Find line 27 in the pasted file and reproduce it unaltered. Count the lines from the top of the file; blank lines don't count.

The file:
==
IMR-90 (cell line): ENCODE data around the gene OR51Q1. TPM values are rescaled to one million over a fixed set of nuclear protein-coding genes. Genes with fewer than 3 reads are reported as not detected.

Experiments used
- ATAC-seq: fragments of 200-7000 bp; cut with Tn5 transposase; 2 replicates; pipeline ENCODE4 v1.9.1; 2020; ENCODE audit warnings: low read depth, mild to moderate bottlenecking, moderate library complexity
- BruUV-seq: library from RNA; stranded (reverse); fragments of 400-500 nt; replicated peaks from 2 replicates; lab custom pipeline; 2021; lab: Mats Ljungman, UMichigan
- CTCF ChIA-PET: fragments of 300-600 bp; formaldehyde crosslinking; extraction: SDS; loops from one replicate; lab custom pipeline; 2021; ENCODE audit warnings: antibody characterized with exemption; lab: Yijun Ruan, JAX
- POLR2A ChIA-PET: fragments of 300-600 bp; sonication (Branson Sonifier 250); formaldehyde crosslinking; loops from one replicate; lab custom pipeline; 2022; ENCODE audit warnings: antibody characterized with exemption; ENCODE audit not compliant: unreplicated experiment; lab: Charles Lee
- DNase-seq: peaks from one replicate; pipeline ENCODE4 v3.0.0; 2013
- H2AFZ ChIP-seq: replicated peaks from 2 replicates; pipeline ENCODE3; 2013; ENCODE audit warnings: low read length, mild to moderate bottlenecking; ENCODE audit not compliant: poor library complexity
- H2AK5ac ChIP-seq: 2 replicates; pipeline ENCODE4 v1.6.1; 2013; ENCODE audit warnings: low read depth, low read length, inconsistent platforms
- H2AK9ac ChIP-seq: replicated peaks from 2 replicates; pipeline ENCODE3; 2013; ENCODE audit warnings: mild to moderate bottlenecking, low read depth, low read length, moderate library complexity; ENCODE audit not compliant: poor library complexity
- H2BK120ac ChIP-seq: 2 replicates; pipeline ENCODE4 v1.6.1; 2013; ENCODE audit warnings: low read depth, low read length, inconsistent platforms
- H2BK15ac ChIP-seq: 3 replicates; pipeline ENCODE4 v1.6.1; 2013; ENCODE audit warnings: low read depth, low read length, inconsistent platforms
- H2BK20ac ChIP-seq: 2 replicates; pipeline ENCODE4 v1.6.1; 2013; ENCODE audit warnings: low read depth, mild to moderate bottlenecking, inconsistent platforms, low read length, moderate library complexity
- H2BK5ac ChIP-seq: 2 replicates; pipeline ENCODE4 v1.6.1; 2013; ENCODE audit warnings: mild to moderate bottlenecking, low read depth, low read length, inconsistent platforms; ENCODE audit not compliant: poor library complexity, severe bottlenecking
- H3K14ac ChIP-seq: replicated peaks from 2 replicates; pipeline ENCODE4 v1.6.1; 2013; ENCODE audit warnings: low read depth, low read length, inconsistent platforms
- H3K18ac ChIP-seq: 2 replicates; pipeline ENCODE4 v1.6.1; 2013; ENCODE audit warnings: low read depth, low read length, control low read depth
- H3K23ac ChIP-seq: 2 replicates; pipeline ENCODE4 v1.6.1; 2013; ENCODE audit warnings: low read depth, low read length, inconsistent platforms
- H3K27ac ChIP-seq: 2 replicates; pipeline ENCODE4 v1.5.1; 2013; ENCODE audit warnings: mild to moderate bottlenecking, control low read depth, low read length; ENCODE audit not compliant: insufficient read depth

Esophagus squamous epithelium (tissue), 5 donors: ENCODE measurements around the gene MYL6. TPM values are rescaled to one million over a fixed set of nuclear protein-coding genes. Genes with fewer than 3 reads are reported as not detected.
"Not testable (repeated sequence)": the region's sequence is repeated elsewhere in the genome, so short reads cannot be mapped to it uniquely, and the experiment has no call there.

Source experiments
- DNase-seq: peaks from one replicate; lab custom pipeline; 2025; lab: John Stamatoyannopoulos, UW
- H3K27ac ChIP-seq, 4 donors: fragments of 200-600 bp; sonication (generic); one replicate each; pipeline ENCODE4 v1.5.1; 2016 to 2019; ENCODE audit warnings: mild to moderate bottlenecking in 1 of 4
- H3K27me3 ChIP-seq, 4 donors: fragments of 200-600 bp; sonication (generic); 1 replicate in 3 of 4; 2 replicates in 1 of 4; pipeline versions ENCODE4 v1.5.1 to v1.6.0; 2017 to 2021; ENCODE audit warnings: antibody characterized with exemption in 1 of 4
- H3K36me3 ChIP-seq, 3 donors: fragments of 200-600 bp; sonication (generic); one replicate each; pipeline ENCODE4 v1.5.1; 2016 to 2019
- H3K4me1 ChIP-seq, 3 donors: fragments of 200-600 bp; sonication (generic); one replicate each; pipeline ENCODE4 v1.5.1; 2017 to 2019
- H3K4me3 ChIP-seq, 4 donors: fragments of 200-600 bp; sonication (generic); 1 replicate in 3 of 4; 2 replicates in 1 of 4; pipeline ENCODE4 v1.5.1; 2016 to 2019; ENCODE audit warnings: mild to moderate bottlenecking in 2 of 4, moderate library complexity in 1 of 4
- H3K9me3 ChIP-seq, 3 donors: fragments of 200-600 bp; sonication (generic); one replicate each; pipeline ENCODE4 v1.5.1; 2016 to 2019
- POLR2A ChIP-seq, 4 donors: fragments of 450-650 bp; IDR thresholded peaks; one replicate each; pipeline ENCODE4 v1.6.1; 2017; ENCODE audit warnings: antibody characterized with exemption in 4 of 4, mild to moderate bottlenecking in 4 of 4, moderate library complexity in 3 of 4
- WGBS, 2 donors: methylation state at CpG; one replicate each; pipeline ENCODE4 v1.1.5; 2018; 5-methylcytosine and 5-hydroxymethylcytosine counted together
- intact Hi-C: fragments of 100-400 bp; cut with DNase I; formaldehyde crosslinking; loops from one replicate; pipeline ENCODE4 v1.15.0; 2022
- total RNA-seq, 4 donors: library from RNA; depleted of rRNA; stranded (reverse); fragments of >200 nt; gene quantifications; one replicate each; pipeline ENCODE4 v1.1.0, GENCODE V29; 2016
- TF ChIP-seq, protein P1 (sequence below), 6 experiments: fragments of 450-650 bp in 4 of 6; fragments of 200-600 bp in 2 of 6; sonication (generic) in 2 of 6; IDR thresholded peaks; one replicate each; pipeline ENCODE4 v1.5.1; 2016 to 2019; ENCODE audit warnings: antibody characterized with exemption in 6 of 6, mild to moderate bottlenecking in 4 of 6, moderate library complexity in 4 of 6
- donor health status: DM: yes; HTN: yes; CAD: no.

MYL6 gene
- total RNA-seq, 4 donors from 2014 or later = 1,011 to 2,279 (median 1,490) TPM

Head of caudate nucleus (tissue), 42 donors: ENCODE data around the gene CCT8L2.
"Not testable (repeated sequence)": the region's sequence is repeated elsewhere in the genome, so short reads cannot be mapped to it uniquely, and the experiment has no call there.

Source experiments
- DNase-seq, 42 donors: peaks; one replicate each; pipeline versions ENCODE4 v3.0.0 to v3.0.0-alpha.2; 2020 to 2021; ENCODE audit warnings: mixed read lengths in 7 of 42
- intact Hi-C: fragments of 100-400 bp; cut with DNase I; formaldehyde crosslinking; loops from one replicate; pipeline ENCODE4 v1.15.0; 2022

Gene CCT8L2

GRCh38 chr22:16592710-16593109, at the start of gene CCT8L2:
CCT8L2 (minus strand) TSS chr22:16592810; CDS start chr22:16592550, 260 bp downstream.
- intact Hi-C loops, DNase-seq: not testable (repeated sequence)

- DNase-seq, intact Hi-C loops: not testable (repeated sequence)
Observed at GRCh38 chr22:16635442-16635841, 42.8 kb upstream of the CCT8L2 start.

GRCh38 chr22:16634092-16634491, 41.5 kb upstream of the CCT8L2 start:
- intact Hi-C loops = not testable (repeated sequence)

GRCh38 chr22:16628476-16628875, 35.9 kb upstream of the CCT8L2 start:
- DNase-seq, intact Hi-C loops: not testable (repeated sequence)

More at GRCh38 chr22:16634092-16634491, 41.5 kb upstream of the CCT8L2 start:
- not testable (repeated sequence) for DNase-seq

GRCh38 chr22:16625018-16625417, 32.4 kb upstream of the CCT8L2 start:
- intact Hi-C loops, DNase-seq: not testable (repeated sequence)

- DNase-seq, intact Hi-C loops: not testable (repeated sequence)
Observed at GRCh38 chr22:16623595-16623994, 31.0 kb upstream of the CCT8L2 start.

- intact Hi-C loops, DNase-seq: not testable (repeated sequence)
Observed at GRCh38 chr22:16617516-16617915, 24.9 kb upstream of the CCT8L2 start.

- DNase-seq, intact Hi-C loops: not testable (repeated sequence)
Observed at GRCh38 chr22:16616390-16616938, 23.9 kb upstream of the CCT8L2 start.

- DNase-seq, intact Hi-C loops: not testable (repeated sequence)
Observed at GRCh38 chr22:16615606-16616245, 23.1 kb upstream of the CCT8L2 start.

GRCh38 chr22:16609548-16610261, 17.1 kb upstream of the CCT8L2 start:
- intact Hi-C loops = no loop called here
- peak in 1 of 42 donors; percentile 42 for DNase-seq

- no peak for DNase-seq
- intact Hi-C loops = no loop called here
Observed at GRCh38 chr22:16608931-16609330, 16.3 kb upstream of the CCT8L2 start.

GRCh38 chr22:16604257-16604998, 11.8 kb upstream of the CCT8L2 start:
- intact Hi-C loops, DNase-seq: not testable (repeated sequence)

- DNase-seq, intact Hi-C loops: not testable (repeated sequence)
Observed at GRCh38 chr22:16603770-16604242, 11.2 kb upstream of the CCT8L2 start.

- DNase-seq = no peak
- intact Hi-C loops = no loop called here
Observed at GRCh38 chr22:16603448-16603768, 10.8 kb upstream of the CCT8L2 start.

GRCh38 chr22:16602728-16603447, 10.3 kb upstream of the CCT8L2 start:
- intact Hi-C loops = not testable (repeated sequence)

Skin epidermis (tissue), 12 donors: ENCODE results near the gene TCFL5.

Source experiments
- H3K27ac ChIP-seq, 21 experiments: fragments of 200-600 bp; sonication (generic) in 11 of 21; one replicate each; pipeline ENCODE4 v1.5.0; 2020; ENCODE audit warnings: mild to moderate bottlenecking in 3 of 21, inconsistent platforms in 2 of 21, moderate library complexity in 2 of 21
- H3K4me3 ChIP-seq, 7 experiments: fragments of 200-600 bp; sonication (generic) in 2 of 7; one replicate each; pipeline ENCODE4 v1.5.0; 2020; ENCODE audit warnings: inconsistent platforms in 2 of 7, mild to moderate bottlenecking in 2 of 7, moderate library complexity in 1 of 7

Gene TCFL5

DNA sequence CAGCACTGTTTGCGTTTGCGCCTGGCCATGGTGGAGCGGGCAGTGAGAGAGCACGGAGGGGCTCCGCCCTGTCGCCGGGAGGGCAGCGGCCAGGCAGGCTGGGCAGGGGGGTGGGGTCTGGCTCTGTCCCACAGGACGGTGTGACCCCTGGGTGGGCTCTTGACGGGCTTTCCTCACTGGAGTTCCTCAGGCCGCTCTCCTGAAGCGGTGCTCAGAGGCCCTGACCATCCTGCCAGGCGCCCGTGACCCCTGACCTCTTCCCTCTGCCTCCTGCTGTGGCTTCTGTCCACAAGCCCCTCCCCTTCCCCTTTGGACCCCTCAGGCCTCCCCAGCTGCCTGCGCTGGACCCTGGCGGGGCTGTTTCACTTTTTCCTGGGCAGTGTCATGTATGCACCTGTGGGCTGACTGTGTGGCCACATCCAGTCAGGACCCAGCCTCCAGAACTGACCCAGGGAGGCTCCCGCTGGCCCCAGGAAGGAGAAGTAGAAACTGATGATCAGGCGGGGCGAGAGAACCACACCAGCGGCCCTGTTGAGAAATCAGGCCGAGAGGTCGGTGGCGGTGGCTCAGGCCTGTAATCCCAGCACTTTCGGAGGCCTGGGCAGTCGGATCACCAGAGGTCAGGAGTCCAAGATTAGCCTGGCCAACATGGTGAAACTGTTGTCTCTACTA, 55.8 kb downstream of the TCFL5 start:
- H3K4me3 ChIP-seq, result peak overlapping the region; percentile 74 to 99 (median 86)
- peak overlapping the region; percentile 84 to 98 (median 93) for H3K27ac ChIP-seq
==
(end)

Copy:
- H3K4me3 ChIP-seq, 4 donors: fragments of 200-600 bp; sonication (generic); 1 replicate in 3 of 4; 2 replicates in 1 of 4; pipeline ENCODE4 v1.5.1; 2016 to 2019; ENCODE audit warnings: mild to moderate bottlenecking in 2 of 4, moderate library complexity in 1 of 4